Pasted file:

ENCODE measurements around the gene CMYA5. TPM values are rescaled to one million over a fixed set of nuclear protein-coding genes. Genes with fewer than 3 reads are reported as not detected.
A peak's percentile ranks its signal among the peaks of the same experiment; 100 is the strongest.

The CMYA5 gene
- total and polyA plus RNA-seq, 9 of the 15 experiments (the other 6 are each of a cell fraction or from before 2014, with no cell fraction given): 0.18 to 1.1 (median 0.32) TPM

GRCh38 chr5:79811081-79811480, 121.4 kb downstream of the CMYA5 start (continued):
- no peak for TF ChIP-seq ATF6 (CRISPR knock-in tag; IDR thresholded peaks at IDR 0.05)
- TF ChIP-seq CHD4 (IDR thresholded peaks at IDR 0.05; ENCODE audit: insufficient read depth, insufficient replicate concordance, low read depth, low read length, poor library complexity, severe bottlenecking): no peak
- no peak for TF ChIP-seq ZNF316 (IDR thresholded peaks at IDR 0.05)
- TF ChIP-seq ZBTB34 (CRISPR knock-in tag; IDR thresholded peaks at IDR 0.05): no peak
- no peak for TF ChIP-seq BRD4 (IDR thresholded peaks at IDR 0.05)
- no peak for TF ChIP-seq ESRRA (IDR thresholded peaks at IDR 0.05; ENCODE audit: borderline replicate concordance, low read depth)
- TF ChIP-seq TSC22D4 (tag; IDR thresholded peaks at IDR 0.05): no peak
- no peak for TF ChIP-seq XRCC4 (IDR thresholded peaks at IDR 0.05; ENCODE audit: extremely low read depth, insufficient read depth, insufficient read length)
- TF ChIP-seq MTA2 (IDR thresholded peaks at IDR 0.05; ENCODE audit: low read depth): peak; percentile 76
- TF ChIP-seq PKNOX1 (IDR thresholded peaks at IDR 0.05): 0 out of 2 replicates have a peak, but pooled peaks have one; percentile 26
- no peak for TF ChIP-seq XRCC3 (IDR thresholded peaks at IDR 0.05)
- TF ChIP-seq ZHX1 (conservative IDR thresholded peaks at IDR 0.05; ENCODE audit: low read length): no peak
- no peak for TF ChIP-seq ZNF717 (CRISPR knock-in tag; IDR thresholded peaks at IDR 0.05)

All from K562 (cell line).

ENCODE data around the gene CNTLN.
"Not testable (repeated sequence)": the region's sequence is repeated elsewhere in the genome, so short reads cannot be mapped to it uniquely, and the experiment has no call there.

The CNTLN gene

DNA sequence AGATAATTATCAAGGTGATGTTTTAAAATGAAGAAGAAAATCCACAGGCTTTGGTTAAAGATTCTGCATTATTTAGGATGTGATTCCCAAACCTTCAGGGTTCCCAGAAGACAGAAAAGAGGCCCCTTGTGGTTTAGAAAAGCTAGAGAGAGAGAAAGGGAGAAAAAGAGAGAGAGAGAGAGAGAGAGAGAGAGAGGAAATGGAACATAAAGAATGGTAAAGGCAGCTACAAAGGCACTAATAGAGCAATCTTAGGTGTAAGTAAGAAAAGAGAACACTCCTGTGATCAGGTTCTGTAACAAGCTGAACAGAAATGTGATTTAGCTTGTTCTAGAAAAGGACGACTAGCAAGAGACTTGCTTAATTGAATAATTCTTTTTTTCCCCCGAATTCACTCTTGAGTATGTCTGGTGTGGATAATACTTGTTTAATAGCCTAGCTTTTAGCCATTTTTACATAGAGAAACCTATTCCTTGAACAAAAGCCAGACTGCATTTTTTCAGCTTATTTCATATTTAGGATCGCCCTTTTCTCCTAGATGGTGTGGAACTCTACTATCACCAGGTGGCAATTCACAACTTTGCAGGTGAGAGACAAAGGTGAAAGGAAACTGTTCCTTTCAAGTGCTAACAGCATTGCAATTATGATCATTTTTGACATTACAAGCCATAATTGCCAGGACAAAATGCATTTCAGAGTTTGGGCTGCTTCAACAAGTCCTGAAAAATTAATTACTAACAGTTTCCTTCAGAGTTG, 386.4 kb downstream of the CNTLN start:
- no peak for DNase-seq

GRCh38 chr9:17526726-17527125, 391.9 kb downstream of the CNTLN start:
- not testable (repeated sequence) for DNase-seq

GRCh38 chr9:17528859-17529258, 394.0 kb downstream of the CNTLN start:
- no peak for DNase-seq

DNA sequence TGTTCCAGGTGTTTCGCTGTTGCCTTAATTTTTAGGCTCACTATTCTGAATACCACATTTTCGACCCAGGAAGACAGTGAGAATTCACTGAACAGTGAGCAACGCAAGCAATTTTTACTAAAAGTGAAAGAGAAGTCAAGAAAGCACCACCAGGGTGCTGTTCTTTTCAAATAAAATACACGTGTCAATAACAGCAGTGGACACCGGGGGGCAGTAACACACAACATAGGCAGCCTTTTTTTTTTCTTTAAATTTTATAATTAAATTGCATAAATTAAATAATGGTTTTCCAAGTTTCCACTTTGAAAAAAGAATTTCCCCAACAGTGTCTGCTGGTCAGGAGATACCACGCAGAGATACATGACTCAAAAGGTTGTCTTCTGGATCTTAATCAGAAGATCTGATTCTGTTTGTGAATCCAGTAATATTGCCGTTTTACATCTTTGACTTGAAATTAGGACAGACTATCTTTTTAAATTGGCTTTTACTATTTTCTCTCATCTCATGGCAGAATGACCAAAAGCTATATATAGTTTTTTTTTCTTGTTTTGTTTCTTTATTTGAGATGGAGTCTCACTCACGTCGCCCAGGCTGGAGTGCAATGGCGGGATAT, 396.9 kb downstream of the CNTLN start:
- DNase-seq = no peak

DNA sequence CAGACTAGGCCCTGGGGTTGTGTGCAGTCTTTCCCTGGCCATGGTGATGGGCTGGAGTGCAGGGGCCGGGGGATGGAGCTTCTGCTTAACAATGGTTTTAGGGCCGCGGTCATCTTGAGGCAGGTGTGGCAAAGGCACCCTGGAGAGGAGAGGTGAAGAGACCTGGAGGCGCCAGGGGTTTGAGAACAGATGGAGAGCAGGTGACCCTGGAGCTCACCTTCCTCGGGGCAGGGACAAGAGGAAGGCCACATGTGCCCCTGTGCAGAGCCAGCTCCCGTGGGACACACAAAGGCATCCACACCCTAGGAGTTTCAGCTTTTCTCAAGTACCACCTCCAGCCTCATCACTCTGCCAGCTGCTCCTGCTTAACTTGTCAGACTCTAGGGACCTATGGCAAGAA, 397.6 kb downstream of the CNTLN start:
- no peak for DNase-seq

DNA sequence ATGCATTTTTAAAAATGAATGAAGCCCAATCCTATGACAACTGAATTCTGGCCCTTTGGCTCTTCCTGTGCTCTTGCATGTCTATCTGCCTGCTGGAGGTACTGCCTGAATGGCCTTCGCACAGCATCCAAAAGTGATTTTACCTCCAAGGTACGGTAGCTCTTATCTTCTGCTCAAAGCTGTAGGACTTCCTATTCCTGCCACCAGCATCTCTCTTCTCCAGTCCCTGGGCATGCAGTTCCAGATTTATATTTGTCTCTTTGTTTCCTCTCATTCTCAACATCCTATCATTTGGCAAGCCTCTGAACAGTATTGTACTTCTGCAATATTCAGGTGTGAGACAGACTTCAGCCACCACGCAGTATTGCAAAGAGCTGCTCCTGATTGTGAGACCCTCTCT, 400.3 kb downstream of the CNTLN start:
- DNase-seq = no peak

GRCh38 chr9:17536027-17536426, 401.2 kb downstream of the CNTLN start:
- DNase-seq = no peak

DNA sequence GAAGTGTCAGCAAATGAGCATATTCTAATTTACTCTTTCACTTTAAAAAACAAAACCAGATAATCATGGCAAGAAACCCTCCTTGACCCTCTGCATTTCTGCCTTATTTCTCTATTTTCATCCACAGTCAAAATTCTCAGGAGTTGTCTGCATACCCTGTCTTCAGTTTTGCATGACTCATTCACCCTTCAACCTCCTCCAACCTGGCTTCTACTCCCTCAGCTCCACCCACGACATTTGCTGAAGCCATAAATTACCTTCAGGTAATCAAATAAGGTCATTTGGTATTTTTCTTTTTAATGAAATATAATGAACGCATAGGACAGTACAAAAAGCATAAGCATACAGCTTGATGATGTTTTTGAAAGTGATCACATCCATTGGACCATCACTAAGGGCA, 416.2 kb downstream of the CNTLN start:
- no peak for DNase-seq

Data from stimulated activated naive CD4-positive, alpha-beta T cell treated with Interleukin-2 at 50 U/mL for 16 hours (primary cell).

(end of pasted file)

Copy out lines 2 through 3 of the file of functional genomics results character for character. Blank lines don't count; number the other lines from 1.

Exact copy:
A peak's percentile ranks its signal among the peaks of the same experiment; 100 is the strongest.

The CMYA5 gene